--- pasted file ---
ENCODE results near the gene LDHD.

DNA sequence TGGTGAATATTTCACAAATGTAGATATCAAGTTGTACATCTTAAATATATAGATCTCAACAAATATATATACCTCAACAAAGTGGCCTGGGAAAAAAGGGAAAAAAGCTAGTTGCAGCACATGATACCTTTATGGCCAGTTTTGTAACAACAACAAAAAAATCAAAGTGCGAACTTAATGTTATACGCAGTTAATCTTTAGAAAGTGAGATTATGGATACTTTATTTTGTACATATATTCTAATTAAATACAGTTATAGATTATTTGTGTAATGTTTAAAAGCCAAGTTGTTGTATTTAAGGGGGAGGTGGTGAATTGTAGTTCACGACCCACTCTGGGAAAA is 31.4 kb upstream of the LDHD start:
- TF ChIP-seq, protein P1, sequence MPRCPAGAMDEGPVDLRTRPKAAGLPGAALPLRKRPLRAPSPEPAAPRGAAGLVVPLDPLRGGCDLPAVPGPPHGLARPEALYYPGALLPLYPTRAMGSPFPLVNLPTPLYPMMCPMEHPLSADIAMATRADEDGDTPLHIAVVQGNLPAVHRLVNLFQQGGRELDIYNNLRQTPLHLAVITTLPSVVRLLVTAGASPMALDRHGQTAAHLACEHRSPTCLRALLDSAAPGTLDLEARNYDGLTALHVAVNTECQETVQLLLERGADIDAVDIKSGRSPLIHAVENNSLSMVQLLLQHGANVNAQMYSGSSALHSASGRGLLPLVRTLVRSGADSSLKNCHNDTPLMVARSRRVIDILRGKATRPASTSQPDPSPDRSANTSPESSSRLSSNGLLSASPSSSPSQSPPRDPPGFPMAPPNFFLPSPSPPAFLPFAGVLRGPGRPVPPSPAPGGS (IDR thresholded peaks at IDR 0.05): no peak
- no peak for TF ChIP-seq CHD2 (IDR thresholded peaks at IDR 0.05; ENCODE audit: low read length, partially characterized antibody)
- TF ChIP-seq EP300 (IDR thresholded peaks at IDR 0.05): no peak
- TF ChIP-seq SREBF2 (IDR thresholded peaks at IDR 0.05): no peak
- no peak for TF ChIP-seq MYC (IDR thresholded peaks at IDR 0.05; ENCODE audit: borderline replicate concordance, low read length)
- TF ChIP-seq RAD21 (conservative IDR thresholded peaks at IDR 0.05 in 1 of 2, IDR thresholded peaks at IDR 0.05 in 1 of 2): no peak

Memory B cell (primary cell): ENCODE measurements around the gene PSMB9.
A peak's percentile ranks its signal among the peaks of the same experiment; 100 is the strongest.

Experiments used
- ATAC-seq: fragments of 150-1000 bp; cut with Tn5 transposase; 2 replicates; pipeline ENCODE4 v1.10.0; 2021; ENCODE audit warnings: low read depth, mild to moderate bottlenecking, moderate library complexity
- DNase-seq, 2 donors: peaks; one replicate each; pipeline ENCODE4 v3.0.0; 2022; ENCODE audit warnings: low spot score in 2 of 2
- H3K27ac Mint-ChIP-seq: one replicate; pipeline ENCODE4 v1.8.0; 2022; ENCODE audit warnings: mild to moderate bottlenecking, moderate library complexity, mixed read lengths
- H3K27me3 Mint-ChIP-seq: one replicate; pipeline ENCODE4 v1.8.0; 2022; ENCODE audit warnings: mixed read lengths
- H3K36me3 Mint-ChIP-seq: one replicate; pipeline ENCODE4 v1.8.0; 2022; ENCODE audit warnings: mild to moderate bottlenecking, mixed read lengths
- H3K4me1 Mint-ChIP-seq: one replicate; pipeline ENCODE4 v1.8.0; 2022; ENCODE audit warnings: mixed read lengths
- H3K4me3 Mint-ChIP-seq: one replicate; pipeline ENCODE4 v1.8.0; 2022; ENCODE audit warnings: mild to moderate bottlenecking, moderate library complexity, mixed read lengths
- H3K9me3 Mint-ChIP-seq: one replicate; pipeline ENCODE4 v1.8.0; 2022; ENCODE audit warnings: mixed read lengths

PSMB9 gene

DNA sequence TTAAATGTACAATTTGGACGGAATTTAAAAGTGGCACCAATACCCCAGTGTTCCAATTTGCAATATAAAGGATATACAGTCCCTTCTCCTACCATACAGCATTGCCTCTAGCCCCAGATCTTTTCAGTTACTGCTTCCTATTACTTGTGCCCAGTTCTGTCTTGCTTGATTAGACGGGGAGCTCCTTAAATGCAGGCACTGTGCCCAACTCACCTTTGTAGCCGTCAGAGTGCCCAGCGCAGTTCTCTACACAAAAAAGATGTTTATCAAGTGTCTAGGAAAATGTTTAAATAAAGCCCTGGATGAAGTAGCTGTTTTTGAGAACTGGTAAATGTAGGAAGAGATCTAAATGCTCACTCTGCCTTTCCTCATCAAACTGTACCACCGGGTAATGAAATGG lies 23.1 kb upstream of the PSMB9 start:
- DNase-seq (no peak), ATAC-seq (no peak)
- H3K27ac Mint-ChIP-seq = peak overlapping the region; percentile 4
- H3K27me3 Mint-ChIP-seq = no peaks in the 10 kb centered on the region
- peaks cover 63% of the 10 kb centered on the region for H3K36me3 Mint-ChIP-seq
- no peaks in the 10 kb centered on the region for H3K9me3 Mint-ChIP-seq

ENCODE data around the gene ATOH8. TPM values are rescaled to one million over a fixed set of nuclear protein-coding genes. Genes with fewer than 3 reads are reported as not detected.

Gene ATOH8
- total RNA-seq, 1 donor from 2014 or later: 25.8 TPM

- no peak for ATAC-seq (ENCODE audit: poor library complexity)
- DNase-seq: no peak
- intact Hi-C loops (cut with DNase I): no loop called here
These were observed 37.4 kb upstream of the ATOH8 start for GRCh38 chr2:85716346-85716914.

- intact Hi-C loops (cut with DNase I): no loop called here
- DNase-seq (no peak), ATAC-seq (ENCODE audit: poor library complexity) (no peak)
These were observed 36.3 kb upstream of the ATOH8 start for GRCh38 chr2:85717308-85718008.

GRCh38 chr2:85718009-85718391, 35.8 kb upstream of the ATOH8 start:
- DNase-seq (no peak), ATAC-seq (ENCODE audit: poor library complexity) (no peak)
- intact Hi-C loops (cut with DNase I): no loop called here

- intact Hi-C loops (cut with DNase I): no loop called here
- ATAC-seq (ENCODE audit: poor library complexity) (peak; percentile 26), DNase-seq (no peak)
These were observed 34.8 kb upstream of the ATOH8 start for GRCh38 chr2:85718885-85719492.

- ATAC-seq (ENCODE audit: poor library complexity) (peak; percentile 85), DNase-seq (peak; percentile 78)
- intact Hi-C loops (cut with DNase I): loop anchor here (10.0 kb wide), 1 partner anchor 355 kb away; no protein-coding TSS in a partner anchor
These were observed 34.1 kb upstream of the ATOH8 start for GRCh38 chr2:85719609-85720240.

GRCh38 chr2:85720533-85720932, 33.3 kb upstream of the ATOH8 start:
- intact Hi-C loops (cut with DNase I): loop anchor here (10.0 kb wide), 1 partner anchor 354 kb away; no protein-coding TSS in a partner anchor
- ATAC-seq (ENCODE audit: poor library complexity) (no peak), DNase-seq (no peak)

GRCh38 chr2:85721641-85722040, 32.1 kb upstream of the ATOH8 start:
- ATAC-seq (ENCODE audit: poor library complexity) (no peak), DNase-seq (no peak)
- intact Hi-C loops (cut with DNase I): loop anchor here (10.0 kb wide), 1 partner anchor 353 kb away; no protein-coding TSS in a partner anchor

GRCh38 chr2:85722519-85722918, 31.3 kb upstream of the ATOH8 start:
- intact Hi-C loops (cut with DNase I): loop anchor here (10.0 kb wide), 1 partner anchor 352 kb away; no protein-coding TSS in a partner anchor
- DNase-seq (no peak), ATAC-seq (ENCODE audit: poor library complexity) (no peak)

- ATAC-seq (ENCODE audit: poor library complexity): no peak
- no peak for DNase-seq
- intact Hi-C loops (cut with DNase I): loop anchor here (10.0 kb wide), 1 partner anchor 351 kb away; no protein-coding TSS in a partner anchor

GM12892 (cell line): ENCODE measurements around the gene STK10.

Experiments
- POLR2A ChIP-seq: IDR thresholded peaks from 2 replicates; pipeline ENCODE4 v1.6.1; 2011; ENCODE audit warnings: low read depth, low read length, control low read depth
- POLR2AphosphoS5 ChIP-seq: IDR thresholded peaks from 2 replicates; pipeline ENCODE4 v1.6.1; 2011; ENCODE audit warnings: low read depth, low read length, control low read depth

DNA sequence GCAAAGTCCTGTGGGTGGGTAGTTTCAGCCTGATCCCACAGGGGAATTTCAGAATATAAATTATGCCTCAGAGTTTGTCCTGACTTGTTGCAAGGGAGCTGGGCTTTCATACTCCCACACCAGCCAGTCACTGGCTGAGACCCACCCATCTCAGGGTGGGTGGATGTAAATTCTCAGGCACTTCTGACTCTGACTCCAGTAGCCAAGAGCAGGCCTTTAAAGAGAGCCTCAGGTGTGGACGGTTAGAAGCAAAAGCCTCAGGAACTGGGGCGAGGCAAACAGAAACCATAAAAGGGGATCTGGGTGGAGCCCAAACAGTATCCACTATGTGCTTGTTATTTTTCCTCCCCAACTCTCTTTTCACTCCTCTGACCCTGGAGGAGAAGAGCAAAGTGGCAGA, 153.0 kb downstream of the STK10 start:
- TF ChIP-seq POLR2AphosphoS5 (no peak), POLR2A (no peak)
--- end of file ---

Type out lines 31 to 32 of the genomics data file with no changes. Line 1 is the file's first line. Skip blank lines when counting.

- DNase-seq: no peak
- intact Hi-C loops (cut with DNase I): no loop called here